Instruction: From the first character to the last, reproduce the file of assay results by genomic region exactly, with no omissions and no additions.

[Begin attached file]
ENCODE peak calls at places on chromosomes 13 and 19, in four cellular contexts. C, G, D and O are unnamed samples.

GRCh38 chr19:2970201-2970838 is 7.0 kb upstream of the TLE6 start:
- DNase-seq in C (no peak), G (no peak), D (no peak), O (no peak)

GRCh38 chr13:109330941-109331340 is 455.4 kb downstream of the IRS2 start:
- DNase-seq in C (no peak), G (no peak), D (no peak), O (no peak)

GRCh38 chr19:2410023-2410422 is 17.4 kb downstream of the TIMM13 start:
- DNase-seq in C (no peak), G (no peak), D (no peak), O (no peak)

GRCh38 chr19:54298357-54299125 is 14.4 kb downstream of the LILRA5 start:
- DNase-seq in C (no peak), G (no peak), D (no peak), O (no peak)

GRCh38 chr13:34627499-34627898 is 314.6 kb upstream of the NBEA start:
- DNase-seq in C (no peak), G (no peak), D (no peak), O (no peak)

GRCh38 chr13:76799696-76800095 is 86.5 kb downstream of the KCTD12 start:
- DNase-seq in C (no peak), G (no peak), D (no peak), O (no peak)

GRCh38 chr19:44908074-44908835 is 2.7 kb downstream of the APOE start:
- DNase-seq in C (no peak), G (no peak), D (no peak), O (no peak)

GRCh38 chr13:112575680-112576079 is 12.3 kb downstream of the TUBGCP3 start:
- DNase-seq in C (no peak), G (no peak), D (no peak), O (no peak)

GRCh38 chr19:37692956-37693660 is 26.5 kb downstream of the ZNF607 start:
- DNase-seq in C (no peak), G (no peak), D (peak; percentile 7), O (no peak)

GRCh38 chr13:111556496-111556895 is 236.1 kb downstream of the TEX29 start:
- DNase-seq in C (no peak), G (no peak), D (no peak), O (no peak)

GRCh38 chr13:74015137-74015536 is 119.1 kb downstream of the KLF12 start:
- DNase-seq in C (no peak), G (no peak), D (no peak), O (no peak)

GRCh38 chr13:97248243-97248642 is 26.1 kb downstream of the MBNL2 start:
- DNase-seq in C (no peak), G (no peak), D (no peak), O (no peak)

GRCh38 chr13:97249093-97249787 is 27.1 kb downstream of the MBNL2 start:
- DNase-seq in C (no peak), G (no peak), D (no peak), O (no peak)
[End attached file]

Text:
ENCODE peak calls at places on chromosomes 13 and 19, in four cellular contexts. C, G, D and O are unnamed samples.

GRCh38 chr19:2970201-2970838 is 7.0 kb upstream of the TLE6 start:
- DNase-seq in C (no peak), G (no peak), D (no peak), O (no peak)

GRCh38 chr13:109330941-109331340 is 455.4 kb downstream of the IRS2 start:
- DNase-seq in C (no peak), G (no peak), D (no peak), O (no peak)

GRCh38 chr19:2410023-2410422 is 17.4 kb downstream of the TIMM13 start:
- DNase-seq in C (no peak), G (no peak), D (no peak), O (no peak)

GRCh38 chr19:54298357-54299125 is 14.4 kb downstream of the LILRA5 start:
- DNase-seq in C (no peak), G (no peak), D (no peak), O (no peak)

GRCh38 chr13:34627499-34627898 is 314.6 kb upstream of the NBEA start:
- DNase-seq in C (no peak), G (no peak), D (no peak), O (no peak)

GRCh38 chr13:76799696-76800095 is 86.5 kb downstream of the KCTD12 start:
- DNase-seq in C (no peak), G (no peak), D (no peak), O (no peak)

GRCh38 chr19:44908074-44908835 is 2.7 kb downstream of the APOE start:
- DNase-seq in C (no peak), G (no peak), D (no peak), O (no peak)

GRCh38 chr13:112575680-112576079 is 12.3 kb downstream of the TUBGCP3 start:
- DNase-seq in C (no peak), G (no peak), D (no peak), O (no peak)

GRCh38 chr19:37692956-37693660 is 26.5 kb downstream of the ZNF607 start:
- DNase-seq in C (no peak), G (no peak), D (peak; percentile 7), O (no peak)

GRCh38 chr13:111556496-111556895 is 236.1 kb downstream of the TEX29 start:
- DNase-seq in C (no peak), G (no peak), D (no peak), O (no peak)

GRCh38 chr13:74015137-74015536 is 119.1 kb downstream of the KLF12 start:
- DNase-seq in C (no peak), G (no peak), D (no peak), O (no peak)

GRCh38 chr13:97248243-97248642 is 26.1 kb downstream of the MBNL2 start:
- DNase-seq in C (no peak), G (no peak), D (no peak), O (no peak)

GRCh38 chr13:97249093-97249787 is 27.1 kb downstream of the MBNL2 start:
- DNase-seq in C (no peak), G (no peak), D (no peak), O (no peak)